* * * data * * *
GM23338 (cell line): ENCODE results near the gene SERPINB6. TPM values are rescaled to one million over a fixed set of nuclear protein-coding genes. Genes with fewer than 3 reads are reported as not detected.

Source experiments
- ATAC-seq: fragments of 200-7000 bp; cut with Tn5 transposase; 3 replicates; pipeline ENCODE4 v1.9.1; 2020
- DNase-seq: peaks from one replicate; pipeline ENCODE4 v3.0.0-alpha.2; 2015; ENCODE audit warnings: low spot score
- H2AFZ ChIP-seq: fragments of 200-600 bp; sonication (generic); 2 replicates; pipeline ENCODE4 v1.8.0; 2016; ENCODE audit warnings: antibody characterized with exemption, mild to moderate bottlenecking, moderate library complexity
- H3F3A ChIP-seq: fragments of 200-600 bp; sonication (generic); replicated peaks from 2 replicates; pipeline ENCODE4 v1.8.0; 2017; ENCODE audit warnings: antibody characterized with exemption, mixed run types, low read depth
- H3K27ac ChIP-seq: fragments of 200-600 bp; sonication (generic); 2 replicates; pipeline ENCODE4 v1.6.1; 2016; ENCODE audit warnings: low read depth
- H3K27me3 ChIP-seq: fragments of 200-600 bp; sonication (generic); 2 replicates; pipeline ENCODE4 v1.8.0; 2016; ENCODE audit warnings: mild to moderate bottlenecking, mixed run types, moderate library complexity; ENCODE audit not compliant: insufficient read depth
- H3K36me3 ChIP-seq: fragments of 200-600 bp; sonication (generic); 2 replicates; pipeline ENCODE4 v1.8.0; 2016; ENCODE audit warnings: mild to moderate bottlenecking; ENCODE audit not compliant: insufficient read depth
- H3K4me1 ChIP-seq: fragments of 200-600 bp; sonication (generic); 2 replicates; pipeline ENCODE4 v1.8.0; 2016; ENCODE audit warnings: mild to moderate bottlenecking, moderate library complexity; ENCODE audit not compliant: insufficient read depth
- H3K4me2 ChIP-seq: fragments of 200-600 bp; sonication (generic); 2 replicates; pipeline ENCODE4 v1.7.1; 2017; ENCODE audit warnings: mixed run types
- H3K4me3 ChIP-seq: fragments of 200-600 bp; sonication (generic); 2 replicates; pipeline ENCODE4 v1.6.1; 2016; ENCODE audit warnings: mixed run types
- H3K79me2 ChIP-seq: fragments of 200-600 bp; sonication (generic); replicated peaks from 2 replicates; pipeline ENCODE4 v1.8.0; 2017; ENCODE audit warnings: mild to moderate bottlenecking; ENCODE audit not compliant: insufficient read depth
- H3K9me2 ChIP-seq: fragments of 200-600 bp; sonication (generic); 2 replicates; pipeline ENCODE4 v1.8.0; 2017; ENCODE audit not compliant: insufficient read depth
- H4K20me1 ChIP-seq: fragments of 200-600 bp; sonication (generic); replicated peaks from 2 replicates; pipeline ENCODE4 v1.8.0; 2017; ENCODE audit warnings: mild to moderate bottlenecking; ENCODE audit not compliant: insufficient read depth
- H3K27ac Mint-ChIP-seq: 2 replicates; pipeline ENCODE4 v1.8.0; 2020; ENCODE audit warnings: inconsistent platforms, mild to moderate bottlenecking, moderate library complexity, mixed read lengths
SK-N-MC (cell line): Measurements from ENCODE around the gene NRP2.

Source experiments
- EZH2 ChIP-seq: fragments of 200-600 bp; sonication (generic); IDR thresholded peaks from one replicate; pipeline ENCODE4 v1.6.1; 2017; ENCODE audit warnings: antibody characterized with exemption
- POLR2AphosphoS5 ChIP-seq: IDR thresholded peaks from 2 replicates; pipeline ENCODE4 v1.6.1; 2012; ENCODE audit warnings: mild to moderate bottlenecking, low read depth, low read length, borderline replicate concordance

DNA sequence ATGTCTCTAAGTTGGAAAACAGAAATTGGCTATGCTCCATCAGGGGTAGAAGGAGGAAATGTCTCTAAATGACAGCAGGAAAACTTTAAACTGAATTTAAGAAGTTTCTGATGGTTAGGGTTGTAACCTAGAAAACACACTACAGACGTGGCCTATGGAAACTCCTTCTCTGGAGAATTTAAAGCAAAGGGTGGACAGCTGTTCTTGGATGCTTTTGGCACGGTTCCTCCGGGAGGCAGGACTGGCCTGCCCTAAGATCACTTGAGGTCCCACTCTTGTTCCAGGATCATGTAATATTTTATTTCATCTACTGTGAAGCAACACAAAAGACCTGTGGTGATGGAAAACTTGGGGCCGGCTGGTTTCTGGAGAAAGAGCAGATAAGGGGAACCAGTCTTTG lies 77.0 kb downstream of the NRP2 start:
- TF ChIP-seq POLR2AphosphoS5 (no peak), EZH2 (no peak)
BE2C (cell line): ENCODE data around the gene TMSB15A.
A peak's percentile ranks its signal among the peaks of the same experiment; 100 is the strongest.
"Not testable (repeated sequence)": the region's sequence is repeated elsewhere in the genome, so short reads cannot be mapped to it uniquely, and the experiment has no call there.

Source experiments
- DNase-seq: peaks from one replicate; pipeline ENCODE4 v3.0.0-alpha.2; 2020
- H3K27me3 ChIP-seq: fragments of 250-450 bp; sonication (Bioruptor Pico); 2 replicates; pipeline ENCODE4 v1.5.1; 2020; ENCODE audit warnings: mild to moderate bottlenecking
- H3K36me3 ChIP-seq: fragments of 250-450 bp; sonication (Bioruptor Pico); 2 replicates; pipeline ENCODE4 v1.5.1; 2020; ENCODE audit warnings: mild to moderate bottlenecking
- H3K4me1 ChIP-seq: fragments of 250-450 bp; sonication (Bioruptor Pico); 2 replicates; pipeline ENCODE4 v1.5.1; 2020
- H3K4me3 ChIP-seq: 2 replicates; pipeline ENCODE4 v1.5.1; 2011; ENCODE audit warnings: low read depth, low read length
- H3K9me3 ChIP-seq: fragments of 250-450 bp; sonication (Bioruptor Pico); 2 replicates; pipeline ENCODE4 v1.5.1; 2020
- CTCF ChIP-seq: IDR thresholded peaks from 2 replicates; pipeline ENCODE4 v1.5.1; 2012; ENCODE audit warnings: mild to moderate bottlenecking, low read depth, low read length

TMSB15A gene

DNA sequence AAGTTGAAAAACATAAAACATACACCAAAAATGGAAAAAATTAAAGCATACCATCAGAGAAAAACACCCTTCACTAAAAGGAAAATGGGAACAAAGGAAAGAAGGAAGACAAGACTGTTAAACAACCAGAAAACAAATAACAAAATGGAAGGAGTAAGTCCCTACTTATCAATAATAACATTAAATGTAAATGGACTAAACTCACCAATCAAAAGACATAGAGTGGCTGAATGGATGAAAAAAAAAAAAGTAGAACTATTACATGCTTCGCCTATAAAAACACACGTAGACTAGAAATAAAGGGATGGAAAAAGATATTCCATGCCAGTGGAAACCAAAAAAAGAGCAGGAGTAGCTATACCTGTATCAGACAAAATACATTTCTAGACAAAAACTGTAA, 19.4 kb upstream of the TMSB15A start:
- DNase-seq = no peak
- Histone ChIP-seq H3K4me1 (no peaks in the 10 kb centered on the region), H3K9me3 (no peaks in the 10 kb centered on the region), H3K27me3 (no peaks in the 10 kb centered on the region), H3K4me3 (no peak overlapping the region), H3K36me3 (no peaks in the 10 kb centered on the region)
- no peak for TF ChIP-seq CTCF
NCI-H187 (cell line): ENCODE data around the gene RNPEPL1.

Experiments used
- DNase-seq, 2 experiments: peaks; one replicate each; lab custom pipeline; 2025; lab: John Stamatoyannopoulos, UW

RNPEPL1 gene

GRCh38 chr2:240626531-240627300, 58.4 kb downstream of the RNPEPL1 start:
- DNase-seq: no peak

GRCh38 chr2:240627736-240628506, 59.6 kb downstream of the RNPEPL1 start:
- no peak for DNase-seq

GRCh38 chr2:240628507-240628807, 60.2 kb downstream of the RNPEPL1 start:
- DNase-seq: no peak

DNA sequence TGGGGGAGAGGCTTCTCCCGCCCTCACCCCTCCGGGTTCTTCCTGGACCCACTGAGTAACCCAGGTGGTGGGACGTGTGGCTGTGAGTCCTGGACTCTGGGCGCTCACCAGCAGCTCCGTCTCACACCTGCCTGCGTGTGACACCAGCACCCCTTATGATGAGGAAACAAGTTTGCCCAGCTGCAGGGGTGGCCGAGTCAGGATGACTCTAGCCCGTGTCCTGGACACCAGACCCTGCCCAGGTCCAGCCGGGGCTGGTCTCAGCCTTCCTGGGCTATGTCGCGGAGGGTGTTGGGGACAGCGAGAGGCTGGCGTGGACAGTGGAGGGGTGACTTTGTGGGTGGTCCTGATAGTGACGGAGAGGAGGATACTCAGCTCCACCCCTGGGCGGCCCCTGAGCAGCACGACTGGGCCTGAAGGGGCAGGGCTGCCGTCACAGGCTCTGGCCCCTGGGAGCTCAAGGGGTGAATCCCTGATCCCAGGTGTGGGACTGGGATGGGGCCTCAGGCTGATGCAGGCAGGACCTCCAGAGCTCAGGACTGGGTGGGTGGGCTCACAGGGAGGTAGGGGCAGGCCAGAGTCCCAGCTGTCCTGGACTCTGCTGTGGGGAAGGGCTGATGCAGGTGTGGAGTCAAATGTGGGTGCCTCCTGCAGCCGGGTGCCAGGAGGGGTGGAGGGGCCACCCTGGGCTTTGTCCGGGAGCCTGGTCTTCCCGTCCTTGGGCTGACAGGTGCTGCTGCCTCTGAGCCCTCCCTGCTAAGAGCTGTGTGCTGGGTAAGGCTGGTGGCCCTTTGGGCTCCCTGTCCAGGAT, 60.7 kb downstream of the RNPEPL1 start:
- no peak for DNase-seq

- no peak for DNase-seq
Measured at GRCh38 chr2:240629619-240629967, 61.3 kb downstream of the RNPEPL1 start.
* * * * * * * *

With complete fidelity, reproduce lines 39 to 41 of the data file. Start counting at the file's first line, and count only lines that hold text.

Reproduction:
NCI-H187 (cell line): ENCODE data around the gene RNPEPL1.

Experiments used
- DNase-seq, 2 experiments: peaks; one replicate each; lab custom pipeline; 2025; lab: John Stamatoyannopoulos, UW